Bainbridge, Beryl 1933–
Bainbridge is an English novelist, playwright, and essayist. Her fictional world is a drab, claustrophobic one, peopled by unhappy, unlucky denizens of the lower-middle class. The dreariness of subject and setting is, however, relieved by her satiric wit and spirited dialogue. (See also CLC, Vols. 4, 5, 8, 10, and Contemporary Authors, Vols. 21-24, rev. ed.)
Nothing in Beryl Bainbridge's previous novels would lead one to expect she could launch out upon a tour de force of this nature. Young Adolf is a remarkable work. She returns to her funny and keenly observed lower middle class world, but now she presents it merely as a background for a startling portrait: the portrait of Adolf Hitler, a subtle embryo of the man himself….
If I have any complaint to make about a novel I have greatly enjoyed, it is that very little happens in Young Adolf….
The main ingredients of the novel are the city of Liverpool itself: grey, wet and cold as charity: and the still unformed character of the future dictator: vain, hyper-sensitive to snubs, temperamental, ambitious beyond his natural talents, with an urge to power, a prevision of some great destiny, but with no idea how it will be realised. It is a brilliant ébauche for the later figure that was to become so deeply etched upon the consciousness of his contemporaries. (p. 52)
Olivia Manning, "Beryl Bainbridge's 'Young Adolf'," in Books and Bookmen (© copyright Olivia Manning 1978, reprinted with permission), Vol. 24, No. 2, November, 1978, pp. 52-3.
Young Adolf is less of a success than its fascinating origins might have led us to suppose….
[By] forcing Adolf to suffer various Chaplinesque indignities, [Bainbridge] works a kind of comic historical revenge. In the course of the novel, Adolf is knocked over the head, bitten by fleas, drenched to the skin, dressed up in women's clothes. The slapstick purges old resentments, and largely frees Bainbridge from the task of 'explaining' Hitler psychologically. It must have been tempting to indulge in the ironies of hindsight, but in this respect the novel is aptly restrained: only as Adolf finally departs is a character allowed to observe: 'Such a strong-willed young man. It is a pity he will never amount to anything.'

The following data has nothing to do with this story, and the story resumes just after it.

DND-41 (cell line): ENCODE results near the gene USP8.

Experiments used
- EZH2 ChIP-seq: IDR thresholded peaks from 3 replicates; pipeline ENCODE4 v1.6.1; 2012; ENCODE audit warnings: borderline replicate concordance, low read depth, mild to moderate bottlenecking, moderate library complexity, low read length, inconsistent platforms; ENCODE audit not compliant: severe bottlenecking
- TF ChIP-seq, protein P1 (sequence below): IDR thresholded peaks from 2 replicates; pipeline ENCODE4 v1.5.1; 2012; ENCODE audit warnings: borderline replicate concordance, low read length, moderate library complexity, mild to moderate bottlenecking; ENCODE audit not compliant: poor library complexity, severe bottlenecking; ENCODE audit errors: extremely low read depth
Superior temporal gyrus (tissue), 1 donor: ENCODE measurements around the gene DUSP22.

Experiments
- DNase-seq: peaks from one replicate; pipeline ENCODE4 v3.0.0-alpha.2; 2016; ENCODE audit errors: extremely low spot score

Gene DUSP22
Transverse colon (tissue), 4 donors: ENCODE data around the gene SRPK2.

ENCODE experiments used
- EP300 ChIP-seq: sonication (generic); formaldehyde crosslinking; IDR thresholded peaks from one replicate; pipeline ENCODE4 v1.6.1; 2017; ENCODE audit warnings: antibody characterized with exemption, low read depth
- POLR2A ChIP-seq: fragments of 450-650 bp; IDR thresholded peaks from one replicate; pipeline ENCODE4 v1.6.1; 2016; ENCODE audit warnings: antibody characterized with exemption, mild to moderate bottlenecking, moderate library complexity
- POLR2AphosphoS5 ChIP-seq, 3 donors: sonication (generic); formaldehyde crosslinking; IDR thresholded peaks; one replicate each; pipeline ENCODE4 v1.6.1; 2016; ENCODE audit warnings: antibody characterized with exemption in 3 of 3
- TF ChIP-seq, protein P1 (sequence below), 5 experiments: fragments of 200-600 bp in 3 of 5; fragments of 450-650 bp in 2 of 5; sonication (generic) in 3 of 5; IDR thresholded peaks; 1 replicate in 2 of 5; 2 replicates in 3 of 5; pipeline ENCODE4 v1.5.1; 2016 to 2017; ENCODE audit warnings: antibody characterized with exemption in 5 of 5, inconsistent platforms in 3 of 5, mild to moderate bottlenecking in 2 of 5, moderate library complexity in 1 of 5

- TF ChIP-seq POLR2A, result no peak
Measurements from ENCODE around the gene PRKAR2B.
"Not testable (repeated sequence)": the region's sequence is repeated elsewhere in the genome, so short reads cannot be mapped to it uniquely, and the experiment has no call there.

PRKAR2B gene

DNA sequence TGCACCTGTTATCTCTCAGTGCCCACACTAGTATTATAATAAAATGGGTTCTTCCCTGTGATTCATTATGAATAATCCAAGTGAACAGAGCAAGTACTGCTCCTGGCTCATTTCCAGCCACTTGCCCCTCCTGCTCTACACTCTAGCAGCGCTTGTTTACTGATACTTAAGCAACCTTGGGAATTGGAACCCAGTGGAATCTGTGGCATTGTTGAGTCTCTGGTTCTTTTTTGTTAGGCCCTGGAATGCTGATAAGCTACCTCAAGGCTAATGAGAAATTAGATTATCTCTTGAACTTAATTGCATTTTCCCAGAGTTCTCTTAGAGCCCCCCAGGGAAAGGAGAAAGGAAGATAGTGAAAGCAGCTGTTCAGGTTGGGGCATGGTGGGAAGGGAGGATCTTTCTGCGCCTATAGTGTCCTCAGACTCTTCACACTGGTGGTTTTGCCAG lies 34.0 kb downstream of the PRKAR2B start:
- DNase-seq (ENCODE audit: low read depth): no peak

For all that, Young Adolf is a disappointment—a brilliant idea, but one too sketchily (and perhaps too hastily) carried out. Bainbridge is good, as we'd expect, on Liverpool …, but remains a novelist more at home with the 1940s (and the present) than with 1912. Not only are many of the usual narrative tensions absent, but Bainbridge can't quite prevent herself from getting Adolf on the analyst's couch (persecution mania, fits, hallucinations, anti-Semitism and all). And when she does 'analyse'—'School had been rotten, and his father, and Linz and Vienna. Even his beloved mother had died rotten of a cancer. It was a rotten world'—the results can look disconcertingly vapid. (p. 630)
Blake Morrison, "Looking Backwards," in New Statesman (© 1978 The Statesman & Nation Publishing Co. Ltd.), Vol. 96, No. 2486, November 10, 1978, pp. 630-31.∗
Beryl Bainbridge's novels are published in the United States but not much known there, which is something to be regretted. Like a family of gifted eccentrics, they are diverse, yet there are strong similarities, as there always must be in the work of an original and accomplished writer—perhaps it is the essence of accomplishment. In any case, Bainbridge's novels seem unlike those of other people, unless perhaps they resemble, in their economy and formal elegance, the novels of Henry Green. They are her own; the plots each with its lurking catastrophe are similar, the characters, each so memorable in his way, are similar too. Four simple distinctions are preserved: they are divided into males and females, and into a type that is large, fleshy and pale—those are the people with power and energy—and other, often more sympathetic people who are small, thin, odd and astounded, like...
(The entire section is 2,455 words.)